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DevOps – how to find the constraints in your IT services? Part I

One of the key quotes in “The Phoenix Project” was, for me, “Any improvement not made at the constraint is an illusion”.

“Any improvement not made at the constraint is an illusion”

The logic is clear – any improvements in delivery upstream from the constraint just causes more work to queue up at the bottleneck constraint, and any improvement downstream just means more idle time for the downstream resources as they wait for work to be released from the bottleneck.

So, how can you identify the constraint(s) in your IT services?

Well, in the Phoenix Project is obvious – the constraint is “Brent”, the uber-geek with his hands in every project and too much un-documented knowledge in head. However, in your organisation the constraints might be much more subtle and may need a more methodical investigation to uncover.

I am sure that the business process re-engineering and Six-Sigma experts out there have a wealth of methodologies to discover these constraints, but the purpose of this article is to outline a pragmatic approach, derived from first principles, that you can use to get started. (p.s. if you ARE a business process re-engineering and Six-Sigma expert please feel free to point us to relevant techniques and models via the comments!).

Where should you start? Clearly, your focus needs to be on those IT services (people, process and technology) that are key to your business success and contribute the most to your organisation’s strategic objectives. (BTW one of the other key lessons from the Phoenix Project was how many “mission critical projects” actually had no real linkage to the company’s strategic objects or business plans).

So, step #1 is to dig out your organisation’s annual report and most recent strategy presentation and make sure that YOU know clearly what the organisation’s goals are. This is your “BS filter” for the rest of the rest of the process… if someone complains about an IT service but can’t link that service or project back to a key business objective then put that one the bottom of the pile!

The next step is to do a bit of exploratory research with your key business users (note, business users, not IT staff!) which should quickly provide you with a list of “Top Ten IT services that get in the way of the business success”. This list might include services that you DON’T currently deliver e.g. “if we had a more flexible and responsive laptop support team e.g. “like a genius bar” where our mobile sales teams could get their laptop problems fixed fast and get back on the road selling to our customers.”.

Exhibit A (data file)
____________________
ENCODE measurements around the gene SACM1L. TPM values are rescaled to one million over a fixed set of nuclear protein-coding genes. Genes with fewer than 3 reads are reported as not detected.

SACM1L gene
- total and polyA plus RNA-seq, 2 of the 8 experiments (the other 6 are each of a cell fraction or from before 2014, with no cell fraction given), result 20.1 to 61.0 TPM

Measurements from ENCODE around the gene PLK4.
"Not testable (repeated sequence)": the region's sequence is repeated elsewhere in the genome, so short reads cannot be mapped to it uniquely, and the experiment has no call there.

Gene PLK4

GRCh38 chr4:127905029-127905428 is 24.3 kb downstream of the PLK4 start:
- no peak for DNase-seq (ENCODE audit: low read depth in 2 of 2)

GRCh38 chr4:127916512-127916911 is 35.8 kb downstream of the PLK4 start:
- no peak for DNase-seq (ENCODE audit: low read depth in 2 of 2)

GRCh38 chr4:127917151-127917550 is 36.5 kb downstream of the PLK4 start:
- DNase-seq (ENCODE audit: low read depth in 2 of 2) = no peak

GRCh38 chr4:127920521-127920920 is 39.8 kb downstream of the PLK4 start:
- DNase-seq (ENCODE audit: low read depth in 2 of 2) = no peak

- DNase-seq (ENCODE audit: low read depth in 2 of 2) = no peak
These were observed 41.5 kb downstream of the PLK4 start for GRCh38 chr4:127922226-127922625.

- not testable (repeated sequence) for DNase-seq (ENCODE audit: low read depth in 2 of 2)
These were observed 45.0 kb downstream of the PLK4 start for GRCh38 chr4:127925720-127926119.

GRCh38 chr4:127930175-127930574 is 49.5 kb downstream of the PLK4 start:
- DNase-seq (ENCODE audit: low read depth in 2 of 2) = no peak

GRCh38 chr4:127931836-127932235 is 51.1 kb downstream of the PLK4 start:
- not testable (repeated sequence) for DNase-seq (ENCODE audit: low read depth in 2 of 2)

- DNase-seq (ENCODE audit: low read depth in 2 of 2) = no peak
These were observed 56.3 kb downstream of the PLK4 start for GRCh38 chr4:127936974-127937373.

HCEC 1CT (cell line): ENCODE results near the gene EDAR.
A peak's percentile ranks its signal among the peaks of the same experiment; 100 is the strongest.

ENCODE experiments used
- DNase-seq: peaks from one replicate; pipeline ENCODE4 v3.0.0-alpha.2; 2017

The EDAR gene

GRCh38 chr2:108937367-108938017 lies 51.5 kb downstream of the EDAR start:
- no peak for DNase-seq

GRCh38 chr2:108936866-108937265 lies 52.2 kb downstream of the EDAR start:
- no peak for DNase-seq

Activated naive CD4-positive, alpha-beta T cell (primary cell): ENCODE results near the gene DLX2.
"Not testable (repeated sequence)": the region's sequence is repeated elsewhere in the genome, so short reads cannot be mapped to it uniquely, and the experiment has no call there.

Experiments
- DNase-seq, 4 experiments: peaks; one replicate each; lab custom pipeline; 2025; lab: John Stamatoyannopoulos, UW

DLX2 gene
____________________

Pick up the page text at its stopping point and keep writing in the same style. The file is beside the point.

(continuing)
Step #3 is to try to validate these subjective opinions with some objective data.

Now, assuming you have some type of helpdesk logging system you should have a ready source of data about the performance of your key IT services. If you DON’T have some form of logging tool then find a way to start logging your work, immediately, even if it’s just one big shared Excel spreadsheet. Personally, I like Service-now.com and have used that very successfully at a number of sites but the key point is “you can’t manage what you can’t measure” and to have any hope of demonstrating improvement you need to be able to measure the before & after impact of whatever changes you make.

“You can’t manage what you can’t measure”

What sort of things can you look at? Well, things like which tasks/services/processes are used the most? Take the longest? Breach the SLA’s the most (days overdue)? Who in your team has the most items assigned to them? Which systems/services have the lowest availability? All of these (and many others) should start pointing you in the right direction for things that need improvement.

So, now you have a list of the stuff that’s most important to the business, backed up with objective data about how frequently the issues might occur, how many users are impacted and that should enable you to make a first pass at what’s important and where to start first.

So, write them up on cards, stick them up on your Kanban Board, and move your top pick to “in progress” and start working on the detail of finding and fixing the constraints in that service.

How we’ll do that step will be in Part II!

-          TheOpsMgr

 

Photo: Flickr/bjornmeansbear

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4 thoughts on “DevOps – how to find the constraints in your IT services? Part I”

  1. As a pursuing of DevOps, and a long-time practioner of continuous improvement, any problem as to address the root cause…just like the theory of contraints…in Phoenix Project it too a long time to get to the root cause…everyone was focused on the fire. You have to put out the fire but if you don’t evaluate, determine, measure, implement and sustain corrective actions at the root cause level you simply can’t fix.

    I’m on that boat today. I see lots of effort being done to correct (or patch) the visible issue but not investigation to the true cause. Its frustrating to watch. Frustrating for employees to experience. Im looking for DevOps implementation to fix…will it???

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